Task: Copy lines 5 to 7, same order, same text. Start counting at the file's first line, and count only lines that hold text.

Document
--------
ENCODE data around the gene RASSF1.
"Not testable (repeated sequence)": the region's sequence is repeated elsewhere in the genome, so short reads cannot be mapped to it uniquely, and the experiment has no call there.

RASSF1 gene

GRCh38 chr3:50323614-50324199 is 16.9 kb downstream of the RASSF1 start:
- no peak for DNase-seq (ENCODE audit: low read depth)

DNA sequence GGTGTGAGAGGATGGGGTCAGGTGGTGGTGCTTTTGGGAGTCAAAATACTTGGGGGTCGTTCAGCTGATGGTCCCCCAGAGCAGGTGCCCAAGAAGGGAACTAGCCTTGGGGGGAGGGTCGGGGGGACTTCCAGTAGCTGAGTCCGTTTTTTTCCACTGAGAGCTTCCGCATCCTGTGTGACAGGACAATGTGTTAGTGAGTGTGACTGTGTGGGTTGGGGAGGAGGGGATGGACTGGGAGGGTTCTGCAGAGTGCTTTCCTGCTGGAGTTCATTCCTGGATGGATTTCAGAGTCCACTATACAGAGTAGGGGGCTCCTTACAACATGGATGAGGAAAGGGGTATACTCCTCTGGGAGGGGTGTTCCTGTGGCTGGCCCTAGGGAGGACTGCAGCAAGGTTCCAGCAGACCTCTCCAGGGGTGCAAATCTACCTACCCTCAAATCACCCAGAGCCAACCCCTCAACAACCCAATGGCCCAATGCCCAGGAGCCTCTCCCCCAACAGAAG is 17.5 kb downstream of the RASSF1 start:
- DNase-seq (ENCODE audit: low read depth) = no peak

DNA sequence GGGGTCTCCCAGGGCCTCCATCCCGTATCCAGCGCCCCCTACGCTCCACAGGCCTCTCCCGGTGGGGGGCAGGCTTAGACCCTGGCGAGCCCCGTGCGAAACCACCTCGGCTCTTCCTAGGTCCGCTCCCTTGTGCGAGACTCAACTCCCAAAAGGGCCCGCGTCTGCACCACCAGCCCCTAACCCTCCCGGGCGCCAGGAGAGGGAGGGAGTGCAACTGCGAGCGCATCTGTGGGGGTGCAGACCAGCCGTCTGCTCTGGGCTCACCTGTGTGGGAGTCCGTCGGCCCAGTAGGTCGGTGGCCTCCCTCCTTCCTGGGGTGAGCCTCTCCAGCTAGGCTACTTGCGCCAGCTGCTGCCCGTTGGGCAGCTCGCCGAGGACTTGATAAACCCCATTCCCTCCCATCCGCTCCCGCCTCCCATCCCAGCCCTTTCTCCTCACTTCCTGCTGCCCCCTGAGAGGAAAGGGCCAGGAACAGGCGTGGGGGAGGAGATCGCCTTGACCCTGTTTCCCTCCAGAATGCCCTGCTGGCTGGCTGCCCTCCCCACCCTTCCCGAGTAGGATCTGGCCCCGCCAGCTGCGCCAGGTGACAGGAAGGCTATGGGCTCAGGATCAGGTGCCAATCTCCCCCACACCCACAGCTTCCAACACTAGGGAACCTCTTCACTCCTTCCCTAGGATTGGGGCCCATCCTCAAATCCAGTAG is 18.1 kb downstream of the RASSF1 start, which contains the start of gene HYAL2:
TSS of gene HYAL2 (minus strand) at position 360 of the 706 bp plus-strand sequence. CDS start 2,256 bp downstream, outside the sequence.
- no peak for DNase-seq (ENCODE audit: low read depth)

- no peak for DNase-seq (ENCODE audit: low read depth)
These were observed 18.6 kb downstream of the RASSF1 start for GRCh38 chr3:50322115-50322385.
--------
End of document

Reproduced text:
- no peak for DNase-seq (ENCODE audit: low read depth)

DNA sequence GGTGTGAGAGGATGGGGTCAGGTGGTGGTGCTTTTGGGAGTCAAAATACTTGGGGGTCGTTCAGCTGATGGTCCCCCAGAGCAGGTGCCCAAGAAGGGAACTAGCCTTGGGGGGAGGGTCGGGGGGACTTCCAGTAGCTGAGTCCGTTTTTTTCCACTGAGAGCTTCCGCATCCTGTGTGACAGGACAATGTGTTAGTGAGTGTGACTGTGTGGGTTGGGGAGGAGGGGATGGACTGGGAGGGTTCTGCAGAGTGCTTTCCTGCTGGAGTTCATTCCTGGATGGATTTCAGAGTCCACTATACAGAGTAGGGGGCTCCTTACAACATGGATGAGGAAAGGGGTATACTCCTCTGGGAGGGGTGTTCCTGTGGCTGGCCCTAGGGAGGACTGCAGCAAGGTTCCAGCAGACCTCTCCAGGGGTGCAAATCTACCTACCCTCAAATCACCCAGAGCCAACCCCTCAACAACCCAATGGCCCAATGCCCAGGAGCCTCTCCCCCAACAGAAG is 17.5 kb downstream of the RASSF1 start:
- DNase-seq (ENCODE audit: low read depth) = no peak